If you have never done this hike, the first two miles are steep! I was glad to have a cool morning and some shade as I made my way up. I was passed by 4 trail runners practicing for the Ragnor race in a few weeks.

Once the steep section is over, the hike is nice. However, about a mile in the bugs started to appear. I grabbed my bug net and tossed it on. Before leaving the car, I had applied bug spray so they avoid the arms. The road continued working its way upward. Portions were covered in acorns. Various animal tracks could be spotted in the dirt. Some nice signage pointed the way to the lookout tower.

I kept expecting to see the trail runners making their way back down, but I never did. I guess the headed down Hot Springs Road instead of going to the tower. After 5 miles of hiking and almost 2,500 feet of elevation gain, the abandoned tower came into view.

I took a break and enjoyed part of an orange and the views. A breeze had picked up so the bugs were held at bay. A register has been placed here, so I signed it. But the true summit is a just hike to the north.

Following an over flagged use trail, I found myself at the base of the summit block. The register is located at the base, as it does take a bit of effort to scale the summit. Two ropes are attached to the top and they seemed solid. But I decided to scout around to find a possible safer ascent for a solo climber. Around the north side, a nice crack in the rock allowed me to get past the halfway point. From there it was a class 3 move to the top, the ropes gave me just enough comfort to scale the final portion. There the reference mark was found and the actual benchmark down inside the concrete platform.

I took my photos and scale carefully back down. Grabbing my poles and pack I set off down the road. I was feeling great as the miles tick past. I drank some Gatorade and eat some, all while moving. The bugs were too annoying to really stop. After just over 4 hours of hiking time, I found myself back at the car having covered 10.1 miles. This was my 67th peak of my 100 Peak Challenge!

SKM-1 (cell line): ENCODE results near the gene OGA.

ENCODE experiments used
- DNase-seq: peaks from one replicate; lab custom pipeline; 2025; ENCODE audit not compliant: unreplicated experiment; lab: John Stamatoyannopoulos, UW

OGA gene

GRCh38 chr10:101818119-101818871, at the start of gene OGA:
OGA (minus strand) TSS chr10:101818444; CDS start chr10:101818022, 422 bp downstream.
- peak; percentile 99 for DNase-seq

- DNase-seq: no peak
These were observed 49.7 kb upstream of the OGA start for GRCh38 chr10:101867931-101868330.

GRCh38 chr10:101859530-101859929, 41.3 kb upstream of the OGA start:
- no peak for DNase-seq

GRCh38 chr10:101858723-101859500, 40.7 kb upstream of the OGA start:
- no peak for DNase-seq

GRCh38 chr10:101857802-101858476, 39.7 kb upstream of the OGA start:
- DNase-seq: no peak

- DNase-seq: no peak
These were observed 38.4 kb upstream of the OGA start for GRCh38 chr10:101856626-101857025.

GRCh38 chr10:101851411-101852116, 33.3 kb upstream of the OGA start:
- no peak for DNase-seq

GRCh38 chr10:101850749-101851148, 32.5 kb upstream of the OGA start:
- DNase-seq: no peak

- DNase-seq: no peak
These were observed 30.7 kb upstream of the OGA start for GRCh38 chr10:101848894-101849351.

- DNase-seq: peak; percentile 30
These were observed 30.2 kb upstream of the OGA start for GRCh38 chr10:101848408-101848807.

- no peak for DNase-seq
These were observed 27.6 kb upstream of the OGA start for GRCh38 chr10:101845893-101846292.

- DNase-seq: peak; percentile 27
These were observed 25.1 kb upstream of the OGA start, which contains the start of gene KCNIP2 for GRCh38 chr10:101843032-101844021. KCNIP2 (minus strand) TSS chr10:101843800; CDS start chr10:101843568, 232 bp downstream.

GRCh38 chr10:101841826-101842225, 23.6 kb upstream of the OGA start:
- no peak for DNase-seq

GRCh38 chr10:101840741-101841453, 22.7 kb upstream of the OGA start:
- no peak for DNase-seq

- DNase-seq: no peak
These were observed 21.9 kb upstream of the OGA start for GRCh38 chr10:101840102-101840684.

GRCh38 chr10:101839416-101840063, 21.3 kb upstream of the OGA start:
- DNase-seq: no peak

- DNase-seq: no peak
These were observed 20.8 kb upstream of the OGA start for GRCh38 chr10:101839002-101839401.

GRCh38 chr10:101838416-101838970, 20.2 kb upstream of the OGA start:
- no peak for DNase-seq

Hot Springs Mountain

Peak Name: Hot Springs Mountain
Distance: 10.1 miles
Date: November 26, 2017
Summit: 6,533 feet

I decided to tackle the tallest peak in San Diego, Hot Springs Mountain. Ted was able to tag along as we drove out past Warner Springs to the Los Coyotes Indian Reservation. We drove toward the road that would lead us to the summit. As we pull up, the chain was down, some other hikers were gearing up to begin their trek up to the peak. We decided to continue up the road, bypassing some of the steeper sections. We found a nice turnout and parked. From here we simply followed the road to the abandoned fire lookout tower.

We had a fantastic view from the base of the tower. You can no longer access the tower, and it only a matter of time until it needs to be fully torn down.

We opted not to work our way to the formal summit block, as I was feeling the effects of my increased hiking cadence. We returned back down the road, enjoying the shade from the trees.

As we drove out, we once again looked for someplace to pay our entrance fee, but no luck. I had to chuckle to myself, the highest point in San Diego was still lower than my starting point for my recent summit of San Jacinto.